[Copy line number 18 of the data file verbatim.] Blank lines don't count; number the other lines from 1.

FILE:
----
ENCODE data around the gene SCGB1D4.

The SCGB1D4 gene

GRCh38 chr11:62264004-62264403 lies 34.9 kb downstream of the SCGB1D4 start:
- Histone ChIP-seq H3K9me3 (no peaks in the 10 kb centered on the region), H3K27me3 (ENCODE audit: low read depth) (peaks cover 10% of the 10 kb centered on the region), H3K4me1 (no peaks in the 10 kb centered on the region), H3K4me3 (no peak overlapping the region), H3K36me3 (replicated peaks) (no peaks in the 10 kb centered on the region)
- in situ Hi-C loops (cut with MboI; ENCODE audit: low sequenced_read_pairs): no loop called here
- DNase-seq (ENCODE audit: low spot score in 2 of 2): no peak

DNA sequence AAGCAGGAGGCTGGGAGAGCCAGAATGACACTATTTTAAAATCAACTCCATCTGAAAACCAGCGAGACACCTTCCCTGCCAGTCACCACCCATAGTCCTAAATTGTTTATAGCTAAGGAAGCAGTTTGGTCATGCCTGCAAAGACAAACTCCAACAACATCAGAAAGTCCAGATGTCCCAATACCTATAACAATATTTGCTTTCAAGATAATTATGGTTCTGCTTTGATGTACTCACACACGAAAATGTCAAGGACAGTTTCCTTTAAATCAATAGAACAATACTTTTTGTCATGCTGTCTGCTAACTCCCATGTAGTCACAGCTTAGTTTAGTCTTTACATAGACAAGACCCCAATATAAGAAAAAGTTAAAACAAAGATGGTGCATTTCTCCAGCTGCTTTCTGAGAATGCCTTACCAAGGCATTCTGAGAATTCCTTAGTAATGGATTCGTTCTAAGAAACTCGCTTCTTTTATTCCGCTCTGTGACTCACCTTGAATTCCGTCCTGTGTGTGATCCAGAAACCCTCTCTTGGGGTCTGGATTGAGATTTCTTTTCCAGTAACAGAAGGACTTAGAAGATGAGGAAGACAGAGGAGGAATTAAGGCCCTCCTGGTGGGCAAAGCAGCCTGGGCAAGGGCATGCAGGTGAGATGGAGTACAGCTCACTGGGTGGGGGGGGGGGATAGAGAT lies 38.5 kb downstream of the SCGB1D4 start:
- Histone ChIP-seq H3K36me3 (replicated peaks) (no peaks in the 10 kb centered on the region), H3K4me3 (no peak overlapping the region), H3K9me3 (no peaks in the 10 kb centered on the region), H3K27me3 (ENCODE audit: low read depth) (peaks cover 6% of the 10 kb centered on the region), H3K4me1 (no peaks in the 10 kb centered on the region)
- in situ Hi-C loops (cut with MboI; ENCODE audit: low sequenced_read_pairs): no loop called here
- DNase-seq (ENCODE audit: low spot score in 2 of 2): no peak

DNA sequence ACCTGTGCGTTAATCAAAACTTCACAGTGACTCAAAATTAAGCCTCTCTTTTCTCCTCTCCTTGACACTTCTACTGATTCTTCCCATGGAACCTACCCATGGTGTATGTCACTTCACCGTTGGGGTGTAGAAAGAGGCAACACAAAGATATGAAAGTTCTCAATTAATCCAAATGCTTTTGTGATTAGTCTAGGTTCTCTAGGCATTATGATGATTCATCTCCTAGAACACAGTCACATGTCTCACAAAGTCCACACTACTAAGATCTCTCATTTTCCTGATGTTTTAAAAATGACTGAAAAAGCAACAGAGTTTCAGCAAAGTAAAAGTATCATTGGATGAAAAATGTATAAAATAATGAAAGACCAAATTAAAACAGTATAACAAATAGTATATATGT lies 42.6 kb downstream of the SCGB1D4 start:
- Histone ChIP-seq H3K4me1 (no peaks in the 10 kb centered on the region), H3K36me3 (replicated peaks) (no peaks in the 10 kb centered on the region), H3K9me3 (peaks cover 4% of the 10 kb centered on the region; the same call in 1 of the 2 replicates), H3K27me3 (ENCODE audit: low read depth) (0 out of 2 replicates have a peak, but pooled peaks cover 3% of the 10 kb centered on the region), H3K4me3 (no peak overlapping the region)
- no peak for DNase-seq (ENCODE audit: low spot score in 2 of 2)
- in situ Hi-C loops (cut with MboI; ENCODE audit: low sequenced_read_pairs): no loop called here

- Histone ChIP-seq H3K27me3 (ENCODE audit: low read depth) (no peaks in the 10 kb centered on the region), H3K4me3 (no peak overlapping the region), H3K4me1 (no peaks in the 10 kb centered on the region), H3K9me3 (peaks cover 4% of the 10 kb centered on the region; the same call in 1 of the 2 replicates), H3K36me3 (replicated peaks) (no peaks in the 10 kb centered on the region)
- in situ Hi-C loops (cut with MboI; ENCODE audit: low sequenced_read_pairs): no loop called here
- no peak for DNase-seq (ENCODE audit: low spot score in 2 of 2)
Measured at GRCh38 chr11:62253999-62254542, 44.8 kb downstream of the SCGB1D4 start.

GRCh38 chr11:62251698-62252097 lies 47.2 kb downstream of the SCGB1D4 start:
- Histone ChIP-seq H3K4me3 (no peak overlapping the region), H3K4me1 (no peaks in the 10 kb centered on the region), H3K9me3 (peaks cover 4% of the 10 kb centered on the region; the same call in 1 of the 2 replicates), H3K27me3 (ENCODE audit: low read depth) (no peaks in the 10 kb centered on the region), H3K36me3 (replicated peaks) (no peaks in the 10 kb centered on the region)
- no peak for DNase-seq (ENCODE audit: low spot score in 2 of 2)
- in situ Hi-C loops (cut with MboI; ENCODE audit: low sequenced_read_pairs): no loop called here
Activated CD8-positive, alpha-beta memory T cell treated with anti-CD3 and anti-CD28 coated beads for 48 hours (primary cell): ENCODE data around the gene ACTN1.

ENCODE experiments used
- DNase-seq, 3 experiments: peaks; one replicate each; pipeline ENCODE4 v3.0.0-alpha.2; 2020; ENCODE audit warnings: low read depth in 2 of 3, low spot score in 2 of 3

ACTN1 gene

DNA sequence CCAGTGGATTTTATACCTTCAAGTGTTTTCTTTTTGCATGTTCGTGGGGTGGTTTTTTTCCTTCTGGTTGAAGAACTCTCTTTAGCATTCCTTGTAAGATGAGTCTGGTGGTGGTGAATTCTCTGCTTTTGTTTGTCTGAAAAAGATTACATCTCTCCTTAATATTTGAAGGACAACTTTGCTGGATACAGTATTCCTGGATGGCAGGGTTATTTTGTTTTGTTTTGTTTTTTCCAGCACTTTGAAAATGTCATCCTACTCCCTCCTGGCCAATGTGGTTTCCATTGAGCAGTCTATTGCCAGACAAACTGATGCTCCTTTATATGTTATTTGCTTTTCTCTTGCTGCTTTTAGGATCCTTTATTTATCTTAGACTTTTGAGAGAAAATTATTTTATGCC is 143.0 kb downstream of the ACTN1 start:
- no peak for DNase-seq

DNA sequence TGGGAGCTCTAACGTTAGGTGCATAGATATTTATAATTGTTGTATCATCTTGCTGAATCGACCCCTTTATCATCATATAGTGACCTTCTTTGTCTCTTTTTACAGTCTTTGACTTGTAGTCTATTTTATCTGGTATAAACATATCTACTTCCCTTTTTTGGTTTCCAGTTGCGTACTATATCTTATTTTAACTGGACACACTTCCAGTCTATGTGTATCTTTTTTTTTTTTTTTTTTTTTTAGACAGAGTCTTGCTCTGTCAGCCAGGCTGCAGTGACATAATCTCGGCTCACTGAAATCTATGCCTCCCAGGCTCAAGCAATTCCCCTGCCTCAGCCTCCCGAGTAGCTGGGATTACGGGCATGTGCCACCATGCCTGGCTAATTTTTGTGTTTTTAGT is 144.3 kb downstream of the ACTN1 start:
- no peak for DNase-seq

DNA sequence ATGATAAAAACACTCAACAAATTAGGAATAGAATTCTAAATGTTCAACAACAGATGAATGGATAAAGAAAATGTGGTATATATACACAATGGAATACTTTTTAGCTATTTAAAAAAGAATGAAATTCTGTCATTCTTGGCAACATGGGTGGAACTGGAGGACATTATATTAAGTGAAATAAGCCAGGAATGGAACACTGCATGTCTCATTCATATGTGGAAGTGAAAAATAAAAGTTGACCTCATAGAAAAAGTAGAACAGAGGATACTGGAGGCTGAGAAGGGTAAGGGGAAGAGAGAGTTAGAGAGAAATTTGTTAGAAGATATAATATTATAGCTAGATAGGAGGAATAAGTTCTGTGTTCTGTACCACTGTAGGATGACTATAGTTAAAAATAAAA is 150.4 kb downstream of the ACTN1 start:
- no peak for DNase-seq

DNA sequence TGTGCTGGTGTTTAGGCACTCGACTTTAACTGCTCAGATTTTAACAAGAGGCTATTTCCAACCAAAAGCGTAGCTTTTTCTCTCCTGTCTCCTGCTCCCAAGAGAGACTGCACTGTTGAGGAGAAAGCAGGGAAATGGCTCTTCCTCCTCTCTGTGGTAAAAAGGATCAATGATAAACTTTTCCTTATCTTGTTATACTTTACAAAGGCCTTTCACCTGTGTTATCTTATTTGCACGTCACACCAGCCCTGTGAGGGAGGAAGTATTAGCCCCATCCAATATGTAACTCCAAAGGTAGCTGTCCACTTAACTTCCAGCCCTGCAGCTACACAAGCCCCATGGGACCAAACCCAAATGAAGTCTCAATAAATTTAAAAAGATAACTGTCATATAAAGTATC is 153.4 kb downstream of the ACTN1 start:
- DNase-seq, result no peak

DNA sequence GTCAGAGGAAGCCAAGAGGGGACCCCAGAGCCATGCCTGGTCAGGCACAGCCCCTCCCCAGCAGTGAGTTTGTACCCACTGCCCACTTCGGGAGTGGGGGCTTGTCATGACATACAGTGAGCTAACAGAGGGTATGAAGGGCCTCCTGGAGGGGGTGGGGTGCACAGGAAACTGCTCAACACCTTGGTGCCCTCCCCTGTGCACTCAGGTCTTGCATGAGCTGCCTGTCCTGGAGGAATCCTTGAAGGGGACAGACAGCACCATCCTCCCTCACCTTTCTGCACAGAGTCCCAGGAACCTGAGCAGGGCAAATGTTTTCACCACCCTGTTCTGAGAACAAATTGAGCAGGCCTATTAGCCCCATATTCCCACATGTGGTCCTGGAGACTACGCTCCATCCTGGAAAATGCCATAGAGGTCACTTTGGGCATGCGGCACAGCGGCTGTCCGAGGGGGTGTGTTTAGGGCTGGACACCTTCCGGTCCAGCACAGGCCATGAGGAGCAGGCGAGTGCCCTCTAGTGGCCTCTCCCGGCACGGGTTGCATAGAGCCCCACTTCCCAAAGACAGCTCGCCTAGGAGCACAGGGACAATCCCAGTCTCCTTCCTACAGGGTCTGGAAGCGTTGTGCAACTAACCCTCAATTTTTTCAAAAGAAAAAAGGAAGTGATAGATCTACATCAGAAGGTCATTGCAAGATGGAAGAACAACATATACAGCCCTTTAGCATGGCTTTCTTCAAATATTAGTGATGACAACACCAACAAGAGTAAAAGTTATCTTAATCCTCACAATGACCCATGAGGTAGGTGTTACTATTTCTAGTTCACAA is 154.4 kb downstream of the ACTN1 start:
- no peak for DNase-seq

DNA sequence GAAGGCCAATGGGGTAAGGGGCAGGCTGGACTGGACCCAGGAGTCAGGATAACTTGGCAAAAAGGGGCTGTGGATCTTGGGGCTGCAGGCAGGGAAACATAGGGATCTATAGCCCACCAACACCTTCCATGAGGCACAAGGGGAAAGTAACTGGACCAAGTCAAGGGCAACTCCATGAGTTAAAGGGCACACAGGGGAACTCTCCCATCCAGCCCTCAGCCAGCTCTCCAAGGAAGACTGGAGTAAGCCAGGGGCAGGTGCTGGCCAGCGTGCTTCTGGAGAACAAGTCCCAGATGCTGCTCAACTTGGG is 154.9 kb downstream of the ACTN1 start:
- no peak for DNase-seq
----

Measured at GRCh38 chr11:62253999-62254542, 44.8 kb downstream of the SCGB1D4 start.